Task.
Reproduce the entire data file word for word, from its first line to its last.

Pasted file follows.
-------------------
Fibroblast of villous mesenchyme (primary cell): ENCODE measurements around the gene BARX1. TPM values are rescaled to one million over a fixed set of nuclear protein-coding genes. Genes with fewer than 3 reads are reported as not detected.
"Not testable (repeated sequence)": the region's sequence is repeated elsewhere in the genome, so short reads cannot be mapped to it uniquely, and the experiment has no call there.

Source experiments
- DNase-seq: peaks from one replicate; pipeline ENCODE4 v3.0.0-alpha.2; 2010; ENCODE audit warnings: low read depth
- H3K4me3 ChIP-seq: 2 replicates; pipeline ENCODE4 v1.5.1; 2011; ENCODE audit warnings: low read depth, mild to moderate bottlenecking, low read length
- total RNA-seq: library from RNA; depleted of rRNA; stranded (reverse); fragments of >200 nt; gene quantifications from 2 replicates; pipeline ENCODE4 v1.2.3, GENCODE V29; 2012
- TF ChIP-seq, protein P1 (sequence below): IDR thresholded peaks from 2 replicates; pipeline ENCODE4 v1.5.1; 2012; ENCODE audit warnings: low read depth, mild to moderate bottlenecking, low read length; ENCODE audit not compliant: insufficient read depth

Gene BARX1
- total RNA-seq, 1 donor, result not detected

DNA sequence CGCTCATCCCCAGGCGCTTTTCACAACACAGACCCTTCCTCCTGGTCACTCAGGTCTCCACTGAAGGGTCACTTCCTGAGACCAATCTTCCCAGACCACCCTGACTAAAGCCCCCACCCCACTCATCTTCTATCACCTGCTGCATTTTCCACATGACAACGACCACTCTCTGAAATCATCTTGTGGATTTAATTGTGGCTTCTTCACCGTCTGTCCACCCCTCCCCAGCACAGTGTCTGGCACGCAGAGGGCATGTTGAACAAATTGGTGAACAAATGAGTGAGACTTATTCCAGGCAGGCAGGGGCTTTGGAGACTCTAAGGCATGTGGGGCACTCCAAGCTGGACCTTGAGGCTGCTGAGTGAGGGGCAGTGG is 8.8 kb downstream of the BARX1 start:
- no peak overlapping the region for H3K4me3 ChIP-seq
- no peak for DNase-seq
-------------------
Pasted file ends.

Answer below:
Fibroblast of villous mesenchyme (primary cell): ENCODE measurements around the gene BARX1. TPM values are rescaled to one million over a fixed set of nuclear protein-coding genes. Genes with fewer than 3 reads are reported as not detected.
"Not testable (repeated sequence)": the region's sequence is repeated elsewhere in the genome, so short reads cannot be mapped to it uniquely, and the experiment has no call there.

Source experiments
- DNase-seq: peaks from one replicate; pipeline ENCODE4 v3.0.0-alpha.2; 2010; ENCODE audit warnings: low read depth
- H3K4me3 ChIP-seq: 2 replicates; pipeline ENCODE4 v1.5.1; 2011; ENCODE audit warnings: low read depth, mild to moderate bottlenecking, low read length
- total RNA-seq: library from RNA; depleted of rRNA; stranded (reverse); fragments of >200 nt; gene quantifications from 2 replicates; pipeline ENCODE4 v1.2.3, GENCODE V29; 2012
- TF ChIP-seq, protein P1 (sequence below): IDR thresholded peaks from 2 replicates; pipeline ENCODE4 v1.5.1; 2012; ENCODE audit warnings: low read depth, mild to moderate bottlenecking, low read length; ENCODE audit not compliant: insufficient read depth

Gene BARX1
- total RNA-seq, 1 donor, result not detected

DNA sequence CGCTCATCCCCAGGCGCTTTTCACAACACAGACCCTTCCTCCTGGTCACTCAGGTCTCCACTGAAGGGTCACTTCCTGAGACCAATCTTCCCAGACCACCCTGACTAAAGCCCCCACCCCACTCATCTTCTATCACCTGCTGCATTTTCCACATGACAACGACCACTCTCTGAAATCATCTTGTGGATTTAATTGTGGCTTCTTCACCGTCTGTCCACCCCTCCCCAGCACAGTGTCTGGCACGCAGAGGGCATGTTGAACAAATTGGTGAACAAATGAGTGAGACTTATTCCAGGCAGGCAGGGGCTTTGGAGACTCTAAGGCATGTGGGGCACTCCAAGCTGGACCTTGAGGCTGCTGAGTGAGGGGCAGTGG is 8.8 kb downstream of the BARX1 start:
- no peak overlapping the region for H3K4me3 ChIP-seq
- no peak for DNase-seq